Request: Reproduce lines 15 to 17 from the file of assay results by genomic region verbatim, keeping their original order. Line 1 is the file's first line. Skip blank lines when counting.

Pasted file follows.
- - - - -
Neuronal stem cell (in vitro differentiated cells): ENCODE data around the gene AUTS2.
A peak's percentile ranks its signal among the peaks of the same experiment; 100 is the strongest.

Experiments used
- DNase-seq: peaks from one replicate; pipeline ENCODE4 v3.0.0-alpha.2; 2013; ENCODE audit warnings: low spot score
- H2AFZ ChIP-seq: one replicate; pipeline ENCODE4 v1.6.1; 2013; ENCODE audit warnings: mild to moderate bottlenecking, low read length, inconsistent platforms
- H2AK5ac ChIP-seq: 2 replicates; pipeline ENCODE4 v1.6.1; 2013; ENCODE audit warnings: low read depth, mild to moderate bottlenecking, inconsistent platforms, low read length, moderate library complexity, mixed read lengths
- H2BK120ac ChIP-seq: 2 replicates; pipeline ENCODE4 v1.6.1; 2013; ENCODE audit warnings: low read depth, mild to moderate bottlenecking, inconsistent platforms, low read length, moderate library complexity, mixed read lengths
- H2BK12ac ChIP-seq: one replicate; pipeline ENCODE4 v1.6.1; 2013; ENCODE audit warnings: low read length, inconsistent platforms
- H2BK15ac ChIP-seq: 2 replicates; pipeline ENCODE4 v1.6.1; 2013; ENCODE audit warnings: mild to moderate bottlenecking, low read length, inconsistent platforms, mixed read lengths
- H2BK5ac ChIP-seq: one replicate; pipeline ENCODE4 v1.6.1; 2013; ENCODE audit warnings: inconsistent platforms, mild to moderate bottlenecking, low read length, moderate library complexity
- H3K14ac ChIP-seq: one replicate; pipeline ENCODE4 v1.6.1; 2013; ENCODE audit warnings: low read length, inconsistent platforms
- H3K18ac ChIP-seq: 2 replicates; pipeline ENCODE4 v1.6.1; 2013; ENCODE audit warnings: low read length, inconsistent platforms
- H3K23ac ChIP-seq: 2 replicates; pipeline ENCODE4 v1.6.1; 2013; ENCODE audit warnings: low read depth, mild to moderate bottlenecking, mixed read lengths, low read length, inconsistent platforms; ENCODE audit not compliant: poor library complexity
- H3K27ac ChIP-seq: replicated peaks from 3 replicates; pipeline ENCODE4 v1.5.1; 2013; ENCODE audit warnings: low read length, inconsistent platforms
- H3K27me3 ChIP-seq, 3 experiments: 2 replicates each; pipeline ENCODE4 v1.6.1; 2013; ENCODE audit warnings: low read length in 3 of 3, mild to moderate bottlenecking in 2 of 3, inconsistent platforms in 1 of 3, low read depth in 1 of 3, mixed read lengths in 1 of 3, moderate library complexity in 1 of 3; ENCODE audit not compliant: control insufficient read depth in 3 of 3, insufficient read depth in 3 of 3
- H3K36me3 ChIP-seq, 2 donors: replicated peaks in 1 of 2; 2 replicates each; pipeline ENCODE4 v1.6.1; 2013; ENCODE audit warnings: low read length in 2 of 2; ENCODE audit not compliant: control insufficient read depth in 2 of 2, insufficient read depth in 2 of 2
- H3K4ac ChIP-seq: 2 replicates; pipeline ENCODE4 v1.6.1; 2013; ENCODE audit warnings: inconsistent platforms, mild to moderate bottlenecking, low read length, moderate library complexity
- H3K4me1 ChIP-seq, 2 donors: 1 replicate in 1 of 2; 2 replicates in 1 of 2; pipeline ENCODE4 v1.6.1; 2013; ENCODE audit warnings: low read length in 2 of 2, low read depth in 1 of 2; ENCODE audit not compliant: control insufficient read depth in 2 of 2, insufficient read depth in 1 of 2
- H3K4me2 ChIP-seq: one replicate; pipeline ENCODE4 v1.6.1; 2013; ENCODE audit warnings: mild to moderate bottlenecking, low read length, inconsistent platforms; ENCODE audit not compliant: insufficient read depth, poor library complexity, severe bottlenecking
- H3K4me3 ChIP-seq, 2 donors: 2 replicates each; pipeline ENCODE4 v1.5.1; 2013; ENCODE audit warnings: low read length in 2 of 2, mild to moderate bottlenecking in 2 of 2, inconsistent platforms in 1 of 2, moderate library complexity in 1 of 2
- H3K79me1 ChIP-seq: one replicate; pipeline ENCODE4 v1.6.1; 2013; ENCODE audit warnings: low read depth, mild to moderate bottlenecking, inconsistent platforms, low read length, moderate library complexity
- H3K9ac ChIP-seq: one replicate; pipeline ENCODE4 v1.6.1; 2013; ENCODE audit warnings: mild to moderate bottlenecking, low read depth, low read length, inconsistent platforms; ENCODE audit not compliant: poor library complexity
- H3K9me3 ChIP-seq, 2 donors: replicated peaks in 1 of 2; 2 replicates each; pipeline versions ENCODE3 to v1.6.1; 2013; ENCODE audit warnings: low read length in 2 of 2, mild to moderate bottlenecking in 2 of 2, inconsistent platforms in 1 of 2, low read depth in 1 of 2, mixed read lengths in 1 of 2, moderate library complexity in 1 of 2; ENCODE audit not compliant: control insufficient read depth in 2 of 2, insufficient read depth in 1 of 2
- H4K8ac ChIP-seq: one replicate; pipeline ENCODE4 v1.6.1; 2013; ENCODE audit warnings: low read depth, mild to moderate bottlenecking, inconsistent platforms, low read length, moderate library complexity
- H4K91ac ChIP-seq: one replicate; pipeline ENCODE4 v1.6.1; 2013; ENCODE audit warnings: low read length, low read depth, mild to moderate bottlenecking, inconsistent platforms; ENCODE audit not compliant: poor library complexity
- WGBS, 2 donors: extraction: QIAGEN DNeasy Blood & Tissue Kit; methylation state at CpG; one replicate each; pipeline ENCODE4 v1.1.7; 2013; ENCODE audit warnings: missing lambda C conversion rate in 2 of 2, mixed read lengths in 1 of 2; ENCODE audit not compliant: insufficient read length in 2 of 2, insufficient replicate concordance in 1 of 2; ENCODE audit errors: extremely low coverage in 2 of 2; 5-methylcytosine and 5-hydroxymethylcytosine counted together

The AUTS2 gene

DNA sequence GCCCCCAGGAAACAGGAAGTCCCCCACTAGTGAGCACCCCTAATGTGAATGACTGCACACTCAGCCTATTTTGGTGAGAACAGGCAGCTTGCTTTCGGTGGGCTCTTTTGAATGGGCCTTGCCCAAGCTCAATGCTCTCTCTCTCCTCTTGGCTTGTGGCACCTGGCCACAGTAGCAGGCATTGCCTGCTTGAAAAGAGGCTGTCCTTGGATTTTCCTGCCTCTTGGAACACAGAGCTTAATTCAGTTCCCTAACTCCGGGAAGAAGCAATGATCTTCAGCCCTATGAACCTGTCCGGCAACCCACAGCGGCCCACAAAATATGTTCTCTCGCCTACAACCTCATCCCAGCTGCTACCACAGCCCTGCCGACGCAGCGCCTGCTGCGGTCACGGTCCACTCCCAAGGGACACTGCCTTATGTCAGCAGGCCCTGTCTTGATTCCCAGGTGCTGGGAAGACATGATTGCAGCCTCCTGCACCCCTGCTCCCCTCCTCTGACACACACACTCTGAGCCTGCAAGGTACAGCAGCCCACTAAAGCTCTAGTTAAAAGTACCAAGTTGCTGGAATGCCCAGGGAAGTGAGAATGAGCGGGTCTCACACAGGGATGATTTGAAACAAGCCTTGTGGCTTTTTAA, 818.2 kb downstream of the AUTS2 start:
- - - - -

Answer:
- H3K27me3 ChIP-seq, 3 experiments: 2 replicates each; pipeline ENCODE4 v1.6.1; 2013; ENCODE audit warnings: low read length in 3 of 3, mild to moderate bottlenecking in 2 of 3, inconsistent platforms in 1 of 3, low read depth in 1 of 3, mixed read lengths in 1 of 3, moderate library complexity in 1 of 3; ENCODE audit not compliant: control insufficient read depth in 3 of 3, insufficient read depth in 3 of 3
- H3K36me3 ChIP-seq, 2 donors: replicated peaks in 1 of 2; 2 replicates each; pipeline ENCODE4 v1.6.1; 2013; ENCODE audit warnings: low read length in 2 of 2; ENCODE audit not compliant: control insufficient read depth in 2 of 2, insufficient read depth in 2 of 2
- H3K4ac ChIP-seq: 2 replicates; pipeline ENCODE4 v1.6.1; 2013; ENCODE audit warnings: inconsistent platforms, mild to moderate bottlenecking, low read length, moderate library complexity